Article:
Dr. Mezgebe Berhe

The doctors at North Texas Infectious Disease Consultants in Dallas have been involved in conducting trials for the COVID-19 vaccine being developed by Pfizer pharmaceutical company, a vaccine that Pfizer officials said last week is “95 percent effective against COVID-19 beginning 28 days after the first dose.”

According to a statement from Pfizer last week, during the clinical trials, “170 confirmed cases of COVID-19 were evaluated, with 162 observed in the placebo group versus 8 in the vaccine group. Efficacy was consistent across age, gender race and ethnicity demographics, [and] observed efficacy in adults over 65 years of age was over 94 percent.”

The statement noted that the Pfizer vaccine trials have achieved the “safety data milestone required by U.S. Food and Drug Administration for Emergency Use Authorization. Data demonstrate that the vaccine was well tolerated across all populations with over 43,000 participants enrolled; no serious safety concerns observed; the only Grade 3 adverse event greater than 2 percent in frequency was fatigue at 3.8 percent and headache at 2 percent.”

The statement also noted that Pfizer planned to submit its vaccine to the FDA for emergency use authorization “within days” and to share data with “other regulatory agencies around the globe.” The Pfizer companies “expect to produce globally up to 50 million vaccine doses in 2020 and up to 1.3 billion doses by the end of 2021.”

NTIDC in Dallas was the largest tester for the Pfizer vaccine, with more than 500 participants in its trials, including some who were HIV-positive. This week, Dr. Mezgebe Berhe with NTIDC answered a few questions about the vaccine and NTIDC’s role in its development.

— Tammye Nash

Dallas Voice: Is the Pfizer vaccine ready to be distributed? If not, where in the process is it? Dr, Mezgebe Berhe: If [Emergency Use Authorization] is approved (and hopefully [that happens] soon), distribution is expected [soon after]. I don’t know how much vaccine Pfizer has already produced to date, but I am sure some will be available for distribution.

When do you think that people can start getting the Pfizer vaccine? What about other vaccines? Do you know anything about timelines with other vaccines? So far, the leaders in SARS COV 2 vaccine in the U.S. are Pfizer and Moderna. We expect both to get EUA approval based on the interim analysis. These companies will start distributing soon, and vaccines may be available for some people in December 2020. Other companies are not far behind (Janssen, AstraZeneca), but likely [will be approved and distributed] at the beginning of 2021.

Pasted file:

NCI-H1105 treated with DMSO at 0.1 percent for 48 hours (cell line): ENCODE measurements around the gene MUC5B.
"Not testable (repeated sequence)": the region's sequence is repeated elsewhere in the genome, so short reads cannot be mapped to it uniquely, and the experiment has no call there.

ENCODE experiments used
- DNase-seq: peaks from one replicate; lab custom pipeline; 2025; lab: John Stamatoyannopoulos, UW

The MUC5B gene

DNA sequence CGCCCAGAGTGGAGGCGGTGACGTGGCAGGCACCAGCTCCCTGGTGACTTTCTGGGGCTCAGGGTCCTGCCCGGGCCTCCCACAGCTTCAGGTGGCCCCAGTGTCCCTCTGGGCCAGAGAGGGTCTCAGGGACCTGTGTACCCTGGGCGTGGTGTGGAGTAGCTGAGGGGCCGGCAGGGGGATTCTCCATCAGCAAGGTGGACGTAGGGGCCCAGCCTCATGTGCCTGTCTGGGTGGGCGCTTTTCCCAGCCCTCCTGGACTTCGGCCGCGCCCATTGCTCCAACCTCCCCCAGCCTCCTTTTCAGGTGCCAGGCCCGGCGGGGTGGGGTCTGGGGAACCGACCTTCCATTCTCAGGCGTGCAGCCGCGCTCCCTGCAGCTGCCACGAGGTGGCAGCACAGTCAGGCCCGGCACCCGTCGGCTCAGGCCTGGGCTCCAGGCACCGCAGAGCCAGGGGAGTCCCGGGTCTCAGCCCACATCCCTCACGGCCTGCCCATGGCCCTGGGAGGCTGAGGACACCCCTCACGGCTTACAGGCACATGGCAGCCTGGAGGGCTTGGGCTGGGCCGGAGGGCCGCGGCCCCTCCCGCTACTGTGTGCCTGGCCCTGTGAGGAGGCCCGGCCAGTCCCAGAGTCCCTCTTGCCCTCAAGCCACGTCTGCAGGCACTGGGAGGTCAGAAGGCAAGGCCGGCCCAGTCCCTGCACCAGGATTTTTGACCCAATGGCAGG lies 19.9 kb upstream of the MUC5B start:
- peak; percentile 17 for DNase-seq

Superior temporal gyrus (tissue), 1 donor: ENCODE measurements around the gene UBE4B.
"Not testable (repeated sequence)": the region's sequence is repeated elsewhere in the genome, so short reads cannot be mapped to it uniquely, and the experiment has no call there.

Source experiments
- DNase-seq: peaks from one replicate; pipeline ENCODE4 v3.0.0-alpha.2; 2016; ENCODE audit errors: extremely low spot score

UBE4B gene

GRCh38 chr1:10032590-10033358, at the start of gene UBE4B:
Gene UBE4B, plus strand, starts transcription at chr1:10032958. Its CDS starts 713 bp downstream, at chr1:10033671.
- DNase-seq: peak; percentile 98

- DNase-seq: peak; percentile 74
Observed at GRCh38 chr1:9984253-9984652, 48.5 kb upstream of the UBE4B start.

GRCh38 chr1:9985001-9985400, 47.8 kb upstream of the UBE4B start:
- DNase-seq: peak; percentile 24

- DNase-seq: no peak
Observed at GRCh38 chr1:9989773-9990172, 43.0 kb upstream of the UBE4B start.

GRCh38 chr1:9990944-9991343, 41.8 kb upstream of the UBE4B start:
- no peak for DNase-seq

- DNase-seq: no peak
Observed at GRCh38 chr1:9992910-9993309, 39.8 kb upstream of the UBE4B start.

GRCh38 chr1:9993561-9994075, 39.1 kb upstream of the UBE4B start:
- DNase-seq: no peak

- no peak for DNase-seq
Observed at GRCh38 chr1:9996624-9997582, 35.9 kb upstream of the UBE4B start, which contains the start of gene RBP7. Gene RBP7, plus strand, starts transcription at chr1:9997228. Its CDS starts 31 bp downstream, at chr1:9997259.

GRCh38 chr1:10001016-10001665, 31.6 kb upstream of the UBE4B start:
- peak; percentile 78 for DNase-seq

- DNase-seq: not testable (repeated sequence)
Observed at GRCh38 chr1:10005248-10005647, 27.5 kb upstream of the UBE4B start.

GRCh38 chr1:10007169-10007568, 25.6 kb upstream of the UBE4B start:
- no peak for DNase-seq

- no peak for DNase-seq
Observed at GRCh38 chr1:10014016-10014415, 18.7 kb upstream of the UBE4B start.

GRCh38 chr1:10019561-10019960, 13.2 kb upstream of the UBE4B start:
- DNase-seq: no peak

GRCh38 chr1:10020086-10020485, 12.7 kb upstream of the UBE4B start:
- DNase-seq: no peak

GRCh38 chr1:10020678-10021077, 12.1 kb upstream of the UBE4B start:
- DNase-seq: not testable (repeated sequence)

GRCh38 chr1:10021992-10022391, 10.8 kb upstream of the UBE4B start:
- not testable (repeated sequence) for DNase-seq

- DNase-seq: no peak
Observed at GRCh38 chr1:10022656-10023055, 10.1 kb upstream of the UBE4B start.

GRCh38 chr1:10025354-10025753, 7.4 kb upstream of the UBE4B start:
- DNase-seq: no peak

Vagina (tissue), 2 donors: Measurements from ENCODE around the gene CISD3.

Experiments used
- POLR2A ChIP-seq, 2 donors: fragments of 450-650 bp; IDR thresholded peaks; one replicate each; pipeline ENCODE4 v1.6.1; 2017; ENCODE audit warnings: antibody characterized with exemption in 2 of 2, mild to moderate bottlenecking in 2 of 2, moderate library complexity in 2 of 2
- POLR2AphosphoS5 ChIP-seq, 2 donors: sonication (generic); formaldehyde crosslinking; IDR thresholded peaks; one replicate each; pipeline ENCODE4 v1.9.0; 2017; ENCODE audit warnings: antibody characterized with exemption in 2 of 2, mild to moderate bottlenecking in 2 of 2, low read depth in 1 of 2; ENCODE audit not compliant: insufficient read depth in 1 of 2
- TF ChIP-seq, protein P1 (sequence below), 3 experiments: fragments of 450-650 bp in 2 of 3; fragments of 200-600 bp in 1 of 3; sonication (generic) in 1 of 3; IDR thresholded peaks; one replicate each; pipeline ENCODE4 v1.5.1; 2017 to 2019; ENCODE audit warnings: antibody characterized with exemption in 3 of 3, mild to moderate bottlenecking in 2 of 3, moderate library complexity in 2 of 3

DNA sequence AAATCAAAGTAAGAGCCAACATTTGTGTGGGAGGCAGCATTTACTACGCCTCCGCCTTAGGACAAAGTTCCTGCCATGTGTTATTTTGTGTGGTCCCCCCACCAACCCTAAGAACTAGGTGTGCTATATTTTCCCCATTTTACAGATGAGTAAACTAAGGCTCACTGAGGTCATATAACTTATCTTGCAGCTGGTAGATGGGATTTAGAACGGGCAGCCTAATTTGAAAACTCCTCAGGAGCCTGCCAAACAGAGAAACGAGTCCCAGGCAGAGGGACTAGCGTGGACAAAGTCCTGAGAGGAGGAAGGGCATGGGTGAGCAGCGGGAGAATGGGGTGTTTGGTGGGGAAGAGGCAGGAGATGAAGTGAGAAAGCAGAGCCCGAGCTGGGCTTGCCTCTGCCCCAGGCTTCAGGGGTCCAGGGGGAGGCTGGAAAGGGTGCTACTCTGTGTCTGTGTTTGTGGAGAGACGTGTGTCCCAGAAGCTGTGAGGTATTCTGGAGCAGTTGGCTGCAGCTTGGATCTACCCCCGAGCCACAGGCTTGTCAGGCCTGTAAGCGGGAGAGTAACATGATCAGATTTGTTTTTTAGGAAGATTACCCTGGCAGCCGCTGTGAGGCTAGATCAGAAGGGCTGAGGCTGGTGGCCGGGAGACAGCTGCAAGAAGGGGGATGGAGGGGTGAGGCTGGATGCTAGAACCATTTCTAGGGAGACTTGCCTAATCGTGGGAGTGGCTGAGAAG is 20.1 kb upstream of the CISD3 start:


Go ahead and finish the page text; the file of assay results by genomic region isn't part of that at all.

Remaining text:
What do the trials show in terms of effectiveness for the Pfizer vaccine? Interim data analysis showed highly promising results both in early effectiveness and early safety. It appears the vaccine prevented illness in 95 percent of vaccinees. Also an interesting observation was that 90 percent of the people who developed severe disease had [a] placebo; therefore, the vaccine is not only effective in preventing disease, but it is also effective in preventing severe disease. There was also no significant safety concerns.

You have said before that vaccine development can take up to 10 years; these COVID vaccines have been developed in less than a year. What was the primary reason for that?  Different platforms. We are now in an era of medical technology that can help with faster development of some vaccines. The process of determining effectiveness and safety remains same.

Vaccines still have to go through pre-clinical trials and the different phases of clinical trials.

Vaccines still have to be monitored by an independent safety monitoring board. Their safety and effectiveness still goes through rigorous, well-designed and monitored trials before they can get approved.

What is different is how they get produced and how they get delivered.

What role did the federal government’s Operation Warp Speed play in the development of the Pfizer vaccine? I don’t know if there was any role with Pfizer [but] the federal government has played a significant role with many vaccine makers by encouraging production. This is what we call time vs. money. If your production starts after a vaccine is proven effective and safe, it takes a long time — months — to produce and distribute. If production starts before effectiveness and safety is determined, the worst-case scenario would be you lose the money you spent on production if the vaccine is not effective or safe. The best-case scenario is that the vaccine is proven effective and safe. Then you have saved time for production. You can immediately start distributing. So there you have it.

Talk a bit about what role NTIDC played in the development of the Pfizer vaccine. NTIDC is one of the clinical trial sites and contributed to the development of vaccine by enrolling volunteers, monitoring their safety and assuring accuracy of data provided to Pfizer.